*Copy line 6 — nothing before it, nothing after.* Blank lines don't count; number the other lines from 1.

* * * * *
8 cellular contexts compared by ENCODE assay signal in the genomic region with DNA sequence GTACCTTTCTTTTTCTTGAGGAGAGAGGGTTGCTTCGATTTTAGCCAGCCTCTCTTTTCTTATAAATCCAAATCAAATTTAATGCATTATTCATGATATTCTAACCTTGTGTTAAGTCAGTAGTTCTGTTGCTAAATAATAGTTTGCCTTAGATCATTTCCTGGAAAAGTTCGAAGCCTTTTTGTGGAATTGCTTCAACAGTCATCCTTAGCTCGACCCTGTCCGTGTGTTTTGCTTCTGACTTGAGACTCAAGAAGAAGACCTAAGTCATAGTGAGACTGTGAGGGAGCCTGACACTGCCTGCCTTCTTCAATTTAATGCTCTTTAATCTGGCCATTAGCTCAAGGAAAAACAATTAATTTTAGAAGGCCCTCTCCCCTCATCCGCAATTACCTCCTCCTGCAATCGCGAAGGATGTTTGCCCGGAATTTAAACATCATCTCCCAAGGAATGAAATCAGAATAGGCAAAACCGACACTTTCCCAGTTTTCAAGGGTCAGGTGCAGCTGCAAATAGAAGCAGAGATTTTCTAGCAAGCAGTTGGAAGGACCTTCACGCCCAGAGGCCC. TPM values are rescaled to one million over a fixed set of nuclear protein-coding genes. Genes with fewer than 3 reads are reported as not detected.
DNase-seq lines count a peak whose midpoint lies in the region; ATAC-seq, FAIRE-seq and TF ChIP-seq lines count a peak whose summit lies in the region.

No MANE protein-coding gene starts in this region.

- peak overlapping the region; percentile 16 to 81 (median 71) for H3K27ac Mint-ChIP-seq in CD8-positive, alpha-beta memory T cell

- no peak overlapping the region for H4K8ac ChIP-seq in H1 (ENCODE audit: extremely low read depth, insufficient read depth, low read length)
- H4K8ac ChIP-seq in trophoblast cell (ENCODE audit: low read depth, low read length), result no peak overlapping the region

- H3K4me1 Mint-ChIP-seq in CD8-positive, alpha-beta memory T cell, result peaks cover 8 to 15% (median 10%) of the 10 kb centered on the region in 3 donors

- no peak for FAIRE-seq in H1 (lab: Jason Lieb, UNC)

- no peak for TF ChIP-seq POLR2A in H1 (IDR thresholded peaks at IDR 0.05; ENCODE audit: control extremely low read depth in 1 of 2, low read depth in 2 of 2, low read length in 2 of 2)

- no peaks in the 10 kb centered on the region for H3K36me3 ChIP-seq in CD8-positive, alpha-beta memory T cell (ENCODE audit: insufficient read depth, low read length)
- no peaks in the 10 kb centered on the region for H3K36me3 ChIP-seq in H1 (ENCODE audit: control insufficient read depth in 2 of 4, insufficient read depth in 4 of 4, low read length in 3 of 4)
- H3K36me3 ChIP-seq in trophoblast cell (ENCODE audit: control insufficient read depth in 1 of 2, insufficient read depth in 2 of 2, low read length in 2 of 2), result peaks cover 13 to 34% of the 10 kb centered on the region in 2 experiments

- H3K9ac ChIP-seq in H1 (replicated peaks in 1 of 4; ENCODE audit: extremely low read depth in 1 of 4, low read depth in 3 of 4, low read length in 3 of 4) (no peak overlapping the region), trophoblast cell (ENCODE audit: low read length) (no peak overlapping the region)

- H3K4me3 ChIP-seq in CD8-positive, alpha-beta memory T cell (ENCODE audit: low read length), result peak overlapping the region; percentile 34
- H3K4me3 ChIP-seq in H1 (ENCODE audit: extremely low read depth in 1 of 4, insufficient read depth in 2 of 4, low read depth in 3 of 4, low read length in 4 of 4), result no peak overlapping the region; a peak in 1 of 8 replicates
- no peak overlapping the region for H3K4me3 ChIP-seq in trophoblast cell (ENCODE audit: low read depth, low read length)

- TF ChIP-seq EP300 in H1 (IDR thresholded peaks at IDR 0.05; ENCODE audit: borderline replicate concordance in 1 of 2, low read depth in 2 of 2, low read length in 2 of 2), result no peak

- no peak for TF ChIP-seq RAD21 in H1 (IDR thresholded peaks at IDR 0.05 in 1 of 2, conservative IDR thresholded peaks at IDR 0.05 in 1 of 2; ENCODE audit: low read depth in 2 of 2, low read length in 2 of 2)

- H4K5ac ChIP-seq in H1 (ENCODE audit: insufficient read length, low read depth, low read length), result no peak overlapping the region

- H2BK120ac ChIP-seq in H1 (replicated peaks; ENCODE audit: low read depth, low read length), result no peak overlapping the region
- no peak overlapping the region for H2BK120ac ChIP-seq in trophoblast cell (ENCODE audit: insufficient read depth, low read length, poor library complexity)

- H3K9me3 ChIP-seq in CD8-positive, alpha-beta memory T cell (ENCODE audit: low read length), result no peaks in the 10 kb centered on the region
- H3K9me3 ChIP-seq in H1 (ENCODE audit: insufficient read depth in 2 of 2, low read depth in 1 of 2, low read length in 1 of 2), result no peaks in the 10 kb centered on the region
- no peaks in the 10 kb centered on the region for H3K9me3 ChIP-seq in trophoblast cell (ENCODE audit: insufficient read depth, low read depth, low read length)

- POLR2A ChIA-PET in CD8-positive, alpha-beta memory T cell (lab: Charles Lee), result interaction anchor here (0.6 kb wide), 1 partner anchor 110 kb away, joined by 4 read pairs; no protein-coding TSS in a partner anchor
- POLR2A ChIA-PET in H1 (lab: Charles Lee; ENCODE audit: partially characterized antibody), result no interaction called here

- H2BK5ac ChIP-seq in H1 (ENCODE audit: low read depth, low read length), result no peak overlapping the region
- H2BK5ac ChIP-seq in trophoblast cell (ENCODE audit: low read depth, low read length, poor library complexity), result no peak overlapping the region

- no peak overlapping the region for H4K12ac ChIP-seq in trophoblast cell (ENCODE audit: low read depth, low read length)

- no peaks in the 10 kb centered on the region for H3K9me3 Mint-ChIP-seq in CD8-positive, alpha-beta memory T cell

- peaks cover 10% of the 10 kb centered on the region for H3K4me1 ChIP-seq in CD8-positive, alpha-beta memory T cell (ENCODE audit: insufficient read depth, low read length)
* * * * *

- H4K8ac ChIP-seq in trophoblast cell (ENCODE audit: low read depth, low read length), result no peak overlapping the region